The 2021 INDE.Awards winners have been announced, and each is a testament to the design excellence of the Indo-Pacific!
5 August, 2021
Drive, creativity and diversity were captured in the 2021 INDE.Awards amid another year of unknowns and uncertainty. With 687 entries for the 2021 awards, talent and creativity was abundant and established an incomparable range of diversity and design consideration. A calibre of spaces, buildings, people and objects were submitted, further enhancing original and sustainable design, in turn inspiring more for future success.
The 2021 Winners and Honourable Mentions have exceeded expectations and have shown architectural and design mastery in exploring materials, understanding the importance of resourcefulness and delivering quality. We continue to be inspired by this year’s entrants who have progressively adapted and modified their designs to meet the current needs and demands the environment presents.
We truly appreciate our Jury who shared their expertise and thank all those who entered, supported and contributed to this years INDE.Awards.
Te Whare Nui o Tuteata provides a welcome to the national Timber Research Institute at SCION in Rotorua, New Zealand. It offers an educational invitation to come ‘Walk in Our Forest’ and learn new and sustainable ways of resourcing and building with timber. The expression of the diagrid demonstrates that timber structural buildings do not need to be designed like steel and concrete buildings, but instead can act more like trees where strength follows the continuous grain of the wood.
The building is named ‘Te Whare Nui o Tuteata’ as gifted by Ng? Hap? e Toru and acknowledges the mana of the tupuna Tuteata, from whom Ng? Hap? e Toru descend and the connection to the whenua, Titokorangi.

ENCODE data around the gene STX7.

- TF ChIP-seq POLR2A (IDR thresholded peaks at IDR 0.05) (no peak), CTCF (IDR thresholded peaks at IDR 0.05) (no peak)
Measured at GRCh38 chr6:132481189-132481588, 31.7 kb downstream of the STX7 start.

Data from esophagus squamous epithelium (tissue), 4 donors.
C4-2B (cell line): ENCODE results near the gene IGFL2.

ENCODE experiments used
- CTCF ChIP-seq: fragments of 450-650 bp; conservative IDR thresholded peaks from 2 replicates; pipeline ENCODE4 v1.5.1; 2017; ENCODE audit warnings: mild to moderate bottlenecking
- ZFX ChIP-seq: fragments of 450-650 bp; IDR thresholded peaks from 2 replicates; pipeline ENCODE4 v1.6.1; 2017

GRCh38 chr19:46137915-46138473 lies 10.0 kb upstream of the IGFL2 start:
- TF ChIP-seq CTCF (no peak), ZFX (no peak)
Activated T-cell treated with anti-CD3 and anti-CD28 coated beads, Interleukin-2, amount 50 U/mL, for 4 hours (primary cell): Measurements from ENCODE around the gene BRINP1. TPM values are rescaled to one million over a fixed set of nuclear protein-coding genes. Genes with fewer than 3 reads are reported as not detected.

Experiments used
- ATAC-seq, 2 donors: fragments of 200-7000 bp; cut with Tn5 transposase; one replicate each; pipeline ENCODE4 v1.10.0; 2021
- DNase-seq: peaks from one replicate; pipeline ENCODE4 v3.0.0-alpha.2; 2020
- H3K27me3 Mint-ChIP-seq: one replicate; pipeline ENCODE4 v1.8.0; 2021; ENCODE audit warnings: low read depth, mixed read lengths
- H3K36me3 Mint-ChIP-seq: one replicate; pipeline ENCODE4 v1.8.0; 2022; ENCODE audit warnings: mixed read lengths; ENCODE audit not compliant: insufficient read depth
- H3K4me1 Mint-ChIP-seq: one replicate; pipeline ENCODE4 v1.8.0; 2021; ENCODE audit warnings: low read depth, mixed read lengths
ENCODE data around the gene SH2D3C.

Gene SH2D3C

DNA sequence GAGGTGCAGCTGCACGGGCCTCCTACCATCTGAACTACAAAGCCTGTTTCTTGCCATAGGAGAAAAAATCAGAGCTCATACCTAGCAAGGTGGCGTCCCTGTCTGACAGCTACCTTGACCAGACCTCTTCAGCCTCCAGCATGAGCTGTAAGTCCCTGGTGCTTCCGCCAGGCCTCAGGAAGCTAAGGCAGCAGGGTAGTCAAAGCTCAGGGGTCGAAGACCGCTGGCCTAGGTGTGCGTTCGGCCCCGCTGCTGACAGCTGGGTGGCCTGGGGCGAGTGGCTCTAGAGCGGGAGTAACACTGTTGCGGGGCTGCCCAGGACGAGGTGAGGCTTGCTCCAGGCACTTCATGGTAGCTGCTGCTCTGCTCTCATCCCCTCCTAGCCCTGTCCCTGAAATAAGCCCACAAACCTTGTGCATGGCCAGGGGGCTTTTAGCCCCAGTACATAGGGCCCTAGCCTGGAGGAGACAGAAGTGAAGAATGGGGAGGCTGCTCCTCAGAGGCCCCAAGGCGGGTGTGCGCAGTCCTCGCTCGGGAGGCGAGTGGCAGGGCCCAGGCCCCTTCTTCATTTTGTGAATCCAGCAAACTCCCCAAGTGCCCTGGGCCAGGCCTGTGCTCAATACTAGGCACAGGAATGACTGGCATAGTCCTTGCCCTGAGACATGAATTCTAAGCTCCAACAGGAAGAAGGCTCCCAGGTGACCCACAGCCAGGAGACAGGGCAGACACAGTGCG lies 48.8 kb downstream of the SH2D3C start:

Located in the heart of Bondi, Pipi is a beautifully sculpted new building for Sydney’s most famous beachside suburb. Comprising 29 apartments atop ground floor retail, there is something both arresting and classical in the swooping gestures of the grand vertical bays that line Pipi. This is a building that sits comfortably at the junction of urban and beach living and behind the façade is clever planning that unlocks the potential of this site.
The Federal House is a vessel for its owners to both inhabit and enable the experience of place and time – a sanctuary. The project nestles into the folding hills of its hinterland site in northern NSW, acting as an experiential container of place and a conditioning object, while being consciously aware of its outsider status within the traditional ownership and legacy of this landscape.
The owners desired a home-as-sanctuary environment, an elemental place of respite from a high-pressure professional life. Through the prospect and refuge relationship to its site, the home provides an intimate proximity to the hillside, forest and grassland to the rear of the site, while framing a panoramic gaze across the distant horizon from deep within.
Located in a heritage context, Alexander House provides a highly flexible, co-working environment. It is an architectural showcase, as much a house, as it is a place for idea incubation and recreation. Alexander House is a thesis, prototype and a place for the team and community to test out and challenge ideas, as well as a space to host creative conversations and events. The project champions the local craftspeople and also provides a working space to explore sustainability techniques, carbon sequestration and environmental innovation.
Smart Design Studio is an innovative, sustainable and sculptural building that is purpose-built while embracing the essence of industrial buildings from the surrounding precinct. Environmentally, the naturally lit and ventilated studio collects its own water and generates its own power, creating a carbon neutral building.
HERO ACMI is a refined all-day casual restaurant with seating for 150 people inside and 100 outside. The space is flexible and can be utilised for a morning coffee, pre-film snack or intimate dining.
Unique dining zones have been created using large joinery elements strategically positioned throughout the space. The kiosk cube is a contemporary take on the cinema kiosk, finished in brushed stainless steel and can be fully closed to allow the restaurant to become a more formal setting for dining.
Located in Singapore’s downtown Orchard Road district, the re-casting of the typical Wealth Hub as a ‘Banking Conservatory’ was the winning scheme in an invited international competition to challenge the conventions associated with a high net-worth banking experience.